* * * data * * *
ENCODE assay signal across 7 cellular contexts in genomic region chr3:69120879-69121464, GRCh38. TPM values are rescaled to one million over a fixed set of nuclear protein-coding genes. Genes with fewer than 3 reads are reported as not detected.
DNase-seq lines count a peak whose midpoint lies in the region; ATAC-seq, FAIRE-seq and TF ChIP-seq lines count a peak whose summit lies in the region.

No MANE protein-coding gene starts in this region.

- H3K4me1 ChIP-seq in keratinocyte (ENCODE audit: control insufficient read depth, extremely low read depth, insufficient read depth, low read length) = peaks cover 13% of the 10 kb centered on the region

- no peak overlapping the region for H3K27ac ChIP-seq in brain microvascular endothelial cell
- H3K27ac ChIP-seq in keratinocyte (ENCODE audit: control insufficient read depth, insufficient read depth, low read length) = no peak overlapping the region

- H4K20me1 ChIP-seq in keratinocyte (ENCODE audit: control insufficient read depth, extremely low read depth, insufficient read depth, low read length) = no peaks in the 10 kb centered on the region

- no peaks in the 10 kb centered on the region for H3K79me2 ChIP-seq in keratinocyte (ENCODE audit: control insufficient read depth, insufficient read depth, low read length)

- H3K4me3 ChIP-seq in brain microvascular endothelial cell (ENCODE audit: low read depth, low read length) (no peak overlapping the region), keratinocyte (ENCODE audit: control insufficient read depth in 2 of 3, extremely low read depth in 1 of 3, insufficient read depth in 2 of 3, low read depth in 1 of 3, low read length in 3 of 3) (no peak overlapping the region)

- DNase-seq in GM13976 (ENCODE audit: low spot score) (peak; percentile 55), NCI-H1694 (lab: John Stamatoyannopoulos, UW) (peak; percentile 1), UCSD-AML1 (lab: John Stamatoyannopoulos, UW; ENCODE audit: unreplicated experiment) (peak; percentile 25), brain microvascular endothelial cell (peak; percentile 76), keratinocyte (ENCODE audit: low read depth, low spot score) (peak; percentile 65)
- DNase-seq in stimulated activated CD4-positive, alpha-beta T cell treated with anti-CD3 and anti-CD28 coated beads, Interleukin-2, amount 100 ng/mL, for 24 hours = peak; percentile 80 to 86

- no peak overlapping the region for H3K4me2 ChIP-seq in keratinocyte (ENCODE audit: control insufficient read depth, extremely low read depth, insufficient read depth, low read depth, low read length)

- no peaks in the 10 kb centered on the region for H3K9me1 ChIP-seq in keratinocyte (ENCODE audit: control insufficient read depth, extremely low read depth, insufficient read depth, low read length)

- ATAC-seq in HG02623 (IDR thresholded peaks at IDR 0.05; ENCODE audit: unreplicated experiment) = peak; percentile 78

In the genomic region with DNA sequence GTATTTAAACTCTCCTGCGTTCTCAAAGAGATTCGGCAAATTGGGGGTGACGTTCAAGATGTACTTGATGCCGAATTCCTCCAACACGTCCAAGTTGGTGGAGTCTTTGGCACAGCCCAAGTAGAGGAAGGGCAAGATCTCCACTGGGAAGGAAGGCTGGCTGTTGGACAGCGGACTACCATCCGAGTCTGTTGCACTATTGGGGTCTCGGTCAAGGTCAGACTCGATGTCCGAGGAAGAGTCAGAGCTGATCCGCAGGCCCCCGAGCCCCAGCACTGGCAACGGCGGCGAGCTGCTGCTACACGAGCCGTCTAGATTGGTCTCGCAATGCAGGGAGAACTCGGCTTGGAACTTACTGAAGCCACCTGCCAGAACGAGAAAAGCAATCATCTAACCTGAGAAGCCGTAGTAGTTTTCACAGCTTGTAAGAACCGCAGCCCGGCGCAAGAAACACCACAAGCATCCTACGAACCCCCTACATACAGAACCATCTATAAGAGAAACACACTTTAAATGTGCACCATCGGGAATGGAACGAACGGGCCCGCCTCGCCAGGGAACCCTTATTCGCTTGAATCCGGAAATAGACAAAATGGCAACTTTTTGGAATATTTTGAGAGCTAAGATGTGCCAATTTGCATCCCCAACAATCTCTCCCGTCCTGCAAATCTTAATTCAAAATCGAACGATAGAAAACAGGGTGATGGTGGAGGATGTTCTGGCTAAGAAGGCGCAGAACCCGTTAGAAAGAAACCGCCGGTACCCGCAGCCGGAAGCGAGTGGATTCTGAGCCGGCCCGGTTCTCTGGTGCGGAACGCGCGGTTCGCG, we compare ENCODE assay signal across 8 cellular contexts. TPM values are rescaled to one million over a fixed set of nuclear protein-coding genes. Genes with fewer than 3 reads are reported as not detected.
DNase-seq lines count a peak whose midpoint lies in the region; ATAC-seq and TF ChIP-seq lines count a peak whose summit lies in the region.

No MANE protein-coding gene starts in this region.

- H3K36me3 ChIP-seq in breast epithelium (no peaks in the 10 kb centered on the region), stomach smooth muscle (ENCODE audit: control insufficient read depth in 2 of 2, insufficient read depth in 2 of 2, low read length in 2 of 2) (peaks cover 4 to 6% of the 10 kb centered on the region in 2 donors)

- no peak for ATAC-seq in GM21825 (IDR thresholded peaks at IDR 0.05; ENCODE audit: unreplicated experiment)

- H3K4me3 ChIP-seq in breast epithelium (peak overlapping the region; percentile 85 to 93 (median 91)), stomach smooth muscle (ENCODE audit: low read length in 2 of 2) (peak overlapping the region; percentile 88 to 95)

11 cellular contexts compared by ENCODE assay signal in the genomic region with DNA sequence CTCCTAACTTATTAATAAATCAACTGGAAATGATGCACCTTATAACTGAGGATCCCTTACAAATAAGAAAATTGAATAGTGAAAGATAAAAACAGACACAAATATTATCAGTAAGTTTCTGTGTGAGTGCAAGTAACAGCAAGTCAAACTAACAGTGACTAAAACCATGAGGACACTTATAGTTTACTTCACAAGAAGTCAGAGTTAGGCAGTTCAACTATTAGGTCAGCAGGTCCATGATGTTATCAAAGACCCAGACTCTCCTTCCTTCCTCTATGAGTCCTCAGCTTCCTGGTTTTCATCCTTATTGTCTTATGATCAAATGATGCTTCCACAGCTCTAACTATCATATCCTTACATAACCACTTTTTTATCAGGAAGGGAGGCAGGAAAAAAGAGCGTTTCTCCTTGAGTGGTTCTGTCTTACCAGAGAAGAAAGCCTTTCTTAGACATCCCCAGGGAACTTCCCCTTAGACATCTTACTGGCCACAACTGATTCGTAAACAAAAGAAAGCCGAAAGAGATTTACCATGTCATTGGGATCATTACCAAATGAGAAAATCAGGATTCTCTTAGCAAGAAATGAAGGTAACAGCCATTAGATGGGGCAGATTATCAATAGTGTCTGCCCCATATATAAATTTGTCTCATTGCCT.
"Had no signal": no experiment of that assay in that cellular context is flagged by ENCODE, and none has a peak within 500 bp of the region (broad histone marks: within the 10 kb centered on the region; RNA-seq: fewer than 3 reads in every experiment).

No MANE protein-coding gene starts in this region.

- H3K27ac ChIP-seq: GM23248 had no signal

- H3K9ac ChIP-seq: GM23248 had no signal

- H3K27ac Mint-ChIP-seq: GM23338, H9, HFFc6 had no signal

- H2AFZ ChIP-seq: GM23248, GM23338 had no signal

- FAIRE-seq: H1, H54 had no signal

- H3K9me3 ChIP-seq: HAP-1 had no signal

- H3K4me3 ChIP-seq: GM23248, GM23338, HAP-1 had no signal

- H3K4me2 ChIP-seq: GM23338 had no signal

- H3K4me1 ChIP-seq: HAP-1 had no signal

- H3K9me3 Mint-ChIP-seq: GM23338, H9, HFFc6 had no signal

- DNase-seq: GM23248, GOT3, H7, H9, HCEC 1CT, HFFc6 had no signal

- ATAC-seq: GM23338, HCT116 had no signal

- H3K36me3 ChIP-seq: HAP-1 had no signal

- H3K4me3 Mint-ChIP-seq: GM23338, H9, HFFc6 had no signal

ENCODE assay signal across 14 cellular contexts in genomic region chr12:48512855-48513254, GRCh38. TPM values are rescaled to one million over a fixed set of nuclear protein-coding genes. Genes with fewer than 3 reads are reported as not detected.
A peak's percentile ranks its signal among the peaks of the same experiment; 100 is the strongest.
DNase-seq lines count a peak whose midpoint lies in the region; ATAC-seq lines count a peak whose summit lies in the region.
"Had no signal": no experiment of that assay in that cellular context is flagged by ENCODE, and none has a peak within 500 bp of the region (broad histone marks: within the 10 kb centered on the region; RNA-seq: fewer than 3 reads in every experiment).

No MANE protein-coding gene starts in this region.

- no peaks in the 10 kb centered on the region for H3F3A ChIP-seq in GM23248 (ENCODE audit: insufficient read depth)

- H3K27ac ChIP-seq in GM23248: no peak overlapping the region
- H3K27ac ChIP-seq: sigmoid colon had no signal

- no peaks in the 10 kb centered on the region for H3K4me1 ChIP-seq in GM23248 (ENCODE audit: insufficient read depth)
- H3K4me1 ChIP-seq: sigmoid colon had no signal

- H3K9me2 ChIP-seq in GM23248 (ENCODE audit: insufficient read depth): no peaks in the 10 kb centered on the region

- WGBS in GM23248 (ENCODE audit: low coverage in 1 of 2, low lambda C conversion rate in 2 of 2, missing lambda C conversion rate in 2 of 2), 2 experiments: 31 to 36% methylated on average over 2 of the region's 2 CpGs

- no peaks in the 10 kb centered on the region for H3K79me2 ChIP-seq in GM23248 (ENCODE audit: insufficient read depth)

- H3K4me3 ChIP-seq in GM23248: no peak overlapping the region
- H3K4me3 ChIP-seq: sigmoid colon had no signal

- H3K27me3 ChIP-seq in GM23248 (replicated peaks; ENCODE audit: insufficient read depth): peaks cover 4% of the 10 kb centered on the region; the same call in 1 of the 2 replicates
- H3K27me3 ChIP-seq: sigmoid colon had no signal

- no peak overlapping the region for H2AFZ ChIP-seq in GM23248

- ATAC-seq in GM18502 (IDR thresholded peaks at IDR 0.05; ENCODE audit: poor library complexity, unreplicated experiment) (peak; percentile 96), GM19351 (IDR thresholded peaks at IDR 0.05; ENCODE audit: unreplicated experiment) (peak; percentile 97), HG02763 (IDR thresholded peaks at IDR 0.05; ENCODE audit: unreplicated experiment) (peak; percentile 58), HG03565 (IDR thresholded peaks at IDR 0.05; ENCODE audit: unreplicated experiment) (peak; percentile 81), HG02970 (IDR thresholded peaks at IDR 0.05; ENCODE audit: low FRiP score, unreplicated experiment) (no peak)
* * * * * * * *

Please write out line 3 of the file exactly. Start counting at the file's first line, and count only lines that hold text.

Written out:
No MANE protein-coding gene starts in this region.